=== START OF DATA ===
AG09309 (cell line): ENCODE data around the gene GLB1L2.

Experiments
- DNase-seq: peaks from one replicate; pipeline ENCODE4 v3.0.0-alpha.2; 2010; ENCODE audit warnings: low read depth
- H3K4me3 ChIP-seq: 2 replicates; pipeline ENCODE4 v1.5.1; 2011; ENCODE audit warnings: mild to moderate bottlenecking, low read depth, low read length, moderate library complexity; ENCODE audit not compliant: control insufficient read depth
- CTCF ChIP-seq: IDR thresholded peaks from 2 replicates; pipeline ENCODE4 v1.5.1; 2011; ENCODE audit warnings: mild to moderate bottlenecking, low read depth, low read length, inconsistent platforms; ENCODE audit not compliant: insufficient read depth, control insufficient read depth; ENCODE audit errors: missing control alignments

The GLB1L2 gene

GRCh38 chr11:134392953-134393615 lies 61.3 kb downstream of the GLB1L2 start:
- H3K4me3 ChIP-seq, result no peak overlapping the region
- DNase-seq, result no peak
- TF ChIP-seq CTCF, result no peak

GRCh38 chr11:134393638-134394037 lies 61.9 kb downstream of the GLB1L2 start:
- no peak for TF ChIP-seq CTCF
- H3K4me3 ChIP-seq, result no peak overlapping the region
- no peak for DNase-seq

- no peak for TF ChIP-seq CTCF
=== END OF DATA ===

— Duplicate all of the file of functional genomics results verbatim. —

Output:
AG09309 (cell line): ENCODE data around the gene GLB1L2.

Experiments
- DNase-seq: peaks from one replicate; pipeline ENCODE4 v3.0.0-alpha.2; 2010; ENCODE audit warnings: low read depth
- H3K4me3 ChIP-seq: 2 replicates; pipeline ENCODE4 v1.5.1; 2011; ENCODE audit warnings: mild to moderate bottlenecking, low read depth, low read length, moderate library complexity; ENCODE audit not compliant: control insufficient read depth
- CTCF ChIP-seq: IDR thresholded peaks from 2 replicates; pipeline ENCODE4 v1.5.1; 2011; ENCODE audit warnings: mild to moderate bottlenecking, low read depth, low read length, inconsistent platforms; ENCODE audit not compliant: insufficient read depth, control insufficient read depth; ENCODE audit errors: missing control alignments

The GLB1L2 gene

GRCh38 chr11:134392953-134393615 lies 61.3 kb downstream of the GLB1L2 start:
- H3K4me3 ChIP-seq, result no peak overlapping the region
- DNase-seq, result no peak
- TF ChIP-seq CTCF, result no peak

GRCh38 chr11:134393638-134394037 lies 61.9 kb downstream of the GLB1L2 start:
- no peak for TF ChIP-seq CTCF
- H3K4me3 ChIP-seq, result no peak overlapping the region
- no peak for DNase-seq

- no peak for TF ChIP-seq CTCF